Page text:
Cardigan Mountain School A boarding and day school for boys in grades 6 through 9

Courage, Compassion, and Creativity

Christopher D. Day

Originally published in May 2020 in News from the Head of School, Volume 3, Number 2.

One of my favorite Cardigan pastimes is to get to a meal early, stand at my table in the far corner of the Cardigan Commons, and watch the boys enter the dining hall. Middle school boys have a strong pull towards the tactile: they have to touch each other!

It is an inexplicable gravitational pull that, in the polite space of adulthood, we suppress behind an unspoken recognition of personal space. At a time when members of the Cardigan community—and others around the globe—have been asked to distance ourselves from each other physically, this has been much on my mind. Like sand in a bathing suit, restraining a Cardigan boy’s demonstrative nature just feels wrong. 

We adults are also struggling with being apart. As a school, we underscore connections and prize relationships, and there’s no denying that Cardigan is best when we’re all together. So many special aspects of school life grow from mere proximity: casual conversations around the lunch table, shared silences in Chapel, playing catch after dinner until the sunset bell rings and we need to get inside to study. It has been difficult for us all to conceive of a Cardigan spring that has none of those things. 

Images from News from the Head of School, Spring 2020

The safety of Cardigan boys is our top priority. At left, school nurse Marion Noldt assists during student flu vaccinations in 1960. In March 2020, the caption for an image in Cardigan’s social media posts (right) reminds boys that “[on campus] even our snowmen are practicing good social distancing.”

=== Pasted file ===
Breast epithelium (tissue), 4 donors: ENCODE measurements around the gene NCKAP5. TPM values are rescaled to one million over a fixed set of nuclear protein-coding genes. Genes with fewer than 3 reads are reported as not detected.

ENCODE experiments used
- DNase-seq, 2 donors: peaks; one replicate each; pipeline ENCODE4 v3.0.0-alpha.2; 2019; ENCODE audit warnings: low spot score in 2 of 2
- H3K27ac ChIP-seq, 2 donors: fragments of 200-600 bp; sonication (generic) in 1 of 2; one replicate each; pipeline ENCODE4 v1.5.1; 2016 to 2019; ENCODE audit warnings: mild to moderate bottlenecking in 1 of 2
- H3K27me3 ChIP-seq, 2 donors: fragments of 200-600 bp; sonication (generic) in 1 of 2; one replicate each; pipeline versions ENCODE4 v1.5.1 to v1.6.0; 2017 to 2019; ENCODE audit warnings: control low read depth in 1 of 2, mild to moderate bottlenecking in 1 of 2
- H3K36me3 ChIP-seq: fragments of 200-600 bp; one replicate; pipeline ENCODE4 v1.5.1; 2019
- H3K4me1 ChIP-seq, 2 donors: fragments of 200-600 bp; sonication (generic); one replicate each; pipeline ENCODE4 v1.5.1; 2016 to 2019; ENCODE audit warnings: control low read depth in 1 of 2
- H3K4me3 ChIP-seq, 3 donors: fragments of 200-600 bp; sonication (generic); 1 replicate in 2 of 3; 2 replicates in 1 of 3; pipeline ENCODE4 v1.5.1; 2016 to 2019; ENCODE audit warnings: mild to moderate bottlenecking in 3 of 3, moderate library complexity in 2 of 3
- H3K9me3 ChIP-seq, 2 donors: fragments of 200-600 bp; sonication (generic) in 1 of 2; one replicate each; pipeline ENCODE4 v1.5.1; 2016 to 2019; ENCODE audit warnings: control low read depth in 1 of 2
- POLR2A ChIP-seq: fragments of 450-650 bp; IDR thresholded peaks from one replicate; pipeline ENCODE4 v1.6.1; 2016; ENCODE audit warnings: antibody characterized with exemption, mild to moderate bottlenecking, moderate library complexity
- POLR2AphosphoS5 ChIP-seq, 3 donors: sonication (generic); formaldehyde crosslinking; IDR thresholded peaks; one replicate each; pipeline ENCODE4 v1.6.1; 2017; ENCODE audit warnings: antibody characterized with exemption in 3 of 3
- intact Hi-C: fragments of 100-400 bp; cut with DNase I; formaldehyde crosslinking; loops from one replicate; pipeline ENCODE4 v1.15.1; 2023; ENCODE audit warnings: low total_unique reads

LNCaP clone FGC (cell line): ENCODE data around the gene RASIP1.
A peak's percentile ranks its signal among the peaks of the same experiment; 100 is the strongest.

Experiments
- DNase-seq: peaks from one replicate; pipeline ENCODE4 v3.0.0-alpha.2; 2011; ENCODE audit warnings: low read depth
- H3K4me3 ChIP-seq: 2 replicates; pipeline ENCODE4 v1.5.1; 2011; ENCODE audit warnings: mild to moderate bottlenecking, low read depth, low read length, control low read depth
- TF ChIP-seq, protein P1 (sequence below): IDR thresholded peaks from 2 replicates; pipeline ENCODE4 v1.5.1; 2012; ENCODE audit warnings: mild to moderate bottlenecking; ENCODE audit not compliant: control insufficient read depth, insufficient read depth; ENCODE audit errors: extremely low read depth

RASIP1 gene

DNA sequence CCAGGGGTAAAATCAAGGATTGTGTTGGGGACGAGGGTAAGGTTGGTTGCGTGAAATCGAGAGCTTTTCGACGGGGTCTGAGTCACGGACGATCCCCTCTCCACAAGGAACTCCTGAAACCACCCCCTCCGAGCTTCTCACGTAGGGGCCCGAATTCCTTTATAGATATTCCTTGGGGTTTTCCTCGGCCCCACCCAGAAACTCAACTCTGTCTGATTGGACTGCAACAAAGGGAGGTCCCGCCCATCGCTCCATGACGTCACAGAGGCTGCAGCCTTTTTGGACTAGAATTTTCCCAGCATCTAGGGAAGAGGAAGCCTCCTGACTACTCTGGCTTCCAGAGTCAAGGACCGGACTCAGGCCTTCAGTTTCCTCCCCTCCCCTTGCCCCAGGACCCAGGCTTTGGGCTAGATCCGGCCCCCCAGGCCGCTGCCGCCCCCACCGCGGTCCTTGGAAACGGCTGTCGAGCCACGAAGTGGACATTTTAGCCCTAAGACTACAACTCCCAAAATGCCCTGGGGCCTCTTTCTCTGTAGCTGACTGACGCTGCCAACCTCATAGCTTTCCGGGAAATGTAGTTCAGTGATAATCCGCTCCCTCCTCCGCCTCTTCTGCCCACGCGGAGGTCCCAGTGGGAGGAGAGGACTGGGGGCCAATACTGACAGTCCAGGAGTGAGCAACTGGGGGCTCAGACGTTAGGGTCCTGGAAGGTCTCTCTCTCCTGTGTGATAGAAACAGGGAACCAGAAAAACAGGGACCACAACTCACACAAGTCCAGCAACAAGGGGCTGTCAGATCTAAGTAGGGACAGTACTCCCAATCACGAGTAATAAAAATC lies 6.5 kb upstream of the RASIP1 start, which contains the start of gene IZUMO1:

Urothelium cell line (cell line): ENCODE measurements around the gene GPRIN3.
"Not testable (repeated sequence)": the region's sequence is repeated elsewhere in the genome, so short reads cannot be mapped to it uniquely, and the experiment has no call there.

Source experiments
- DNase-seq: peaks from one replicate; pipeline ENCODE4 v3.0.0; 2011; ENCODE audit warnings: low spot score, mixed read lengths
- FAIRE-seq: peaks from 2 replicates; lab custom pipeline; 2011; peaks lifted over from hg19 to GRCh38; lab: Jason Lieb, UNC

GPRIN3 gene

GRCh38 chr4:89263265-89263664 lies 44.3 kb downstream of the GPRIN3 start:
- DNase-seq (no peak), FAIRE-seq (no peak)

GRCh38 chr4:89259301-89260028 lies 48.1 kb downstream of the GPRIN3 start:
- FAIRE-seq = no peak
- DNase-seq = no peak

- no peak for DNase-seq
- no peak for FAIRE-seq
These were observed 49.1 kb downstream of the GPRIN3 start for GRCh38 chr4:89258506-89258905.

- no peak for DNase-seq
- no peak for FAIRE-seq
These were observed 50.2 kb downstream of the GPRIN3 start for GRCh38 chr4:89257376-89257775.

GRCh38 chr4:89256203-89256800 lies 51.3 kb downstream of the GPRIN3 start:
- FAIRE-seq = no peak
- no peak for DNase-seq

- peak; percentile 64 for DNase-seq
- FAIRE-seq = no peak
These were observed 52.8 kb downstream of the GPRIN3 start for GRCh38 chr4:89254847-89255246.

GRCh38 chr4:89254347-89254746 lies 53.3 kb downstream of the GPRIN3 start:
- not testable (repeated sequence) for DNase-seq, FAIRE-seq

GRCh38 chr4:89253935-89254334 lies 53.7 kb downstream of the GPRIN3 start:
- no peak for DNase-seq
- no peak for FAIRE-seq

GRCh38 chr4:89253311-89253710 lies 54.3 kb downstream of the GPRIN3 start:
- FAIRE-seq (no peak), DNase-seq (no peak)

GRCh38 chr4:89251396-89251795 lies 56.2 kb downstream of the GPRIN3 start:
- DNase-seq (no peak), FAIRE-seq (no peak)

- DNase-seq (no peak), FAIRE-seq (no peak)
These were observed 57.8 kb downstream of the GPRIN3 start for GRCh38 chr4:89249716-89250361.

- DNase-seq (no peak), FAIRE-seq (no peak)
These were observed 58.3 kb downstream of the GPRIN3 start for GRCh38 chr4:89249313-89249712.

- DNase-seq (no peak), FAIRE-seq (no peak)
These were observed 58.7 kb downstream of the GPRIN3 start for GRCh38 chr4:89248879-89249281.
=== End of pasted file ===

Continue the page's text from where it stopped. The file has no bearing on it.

Yet times of stress require us to retrench, find our feet, and build outward again from the essentials. At Cardigan, these “essentials” will always be our Core Values. During our first (virtual) meeting at the end of March break, I told the faculty and staff that we would have to draw deeply on our courage and compassion to face the impact of this virus. I reminded them that we are all “alone in this together.” And, even knowing that we will face our own share of personal anxieties and challenges, I called on the faculty to provide special care for our students. In times of crisis, we must work harder than ever to support the boys’ safety and growth. 

This spring isn’t what we expected, but it IS very Cardigan: we are connecting with each other, meeting challenges bravely, and learning from every experience that comes our way.

Unsurprisingly, our school community immediately put our Core Values into action. In these last weeks, I have witnessed innumerable acts of caring on The Point. A few boys, struggling to find safe passage home, were cared for in McCusker Dorm by dedicated faculty; master teachers helped each other to learn new tools and strategies before the spring term; colleagues curtailed family visits to preserve campus safety. The community instinctively rejected the idea that distance must lead to isolation, and immediately scrambled to connect to our boys. Whether hosting virtual 5K runs, distributing crowd-sourced video shorts featuring students around the world, offering a global “coffee house” for aspiring musicians, or decorating campus with inspiring messages to share with our boys, our adults have never stopped thinking about the students.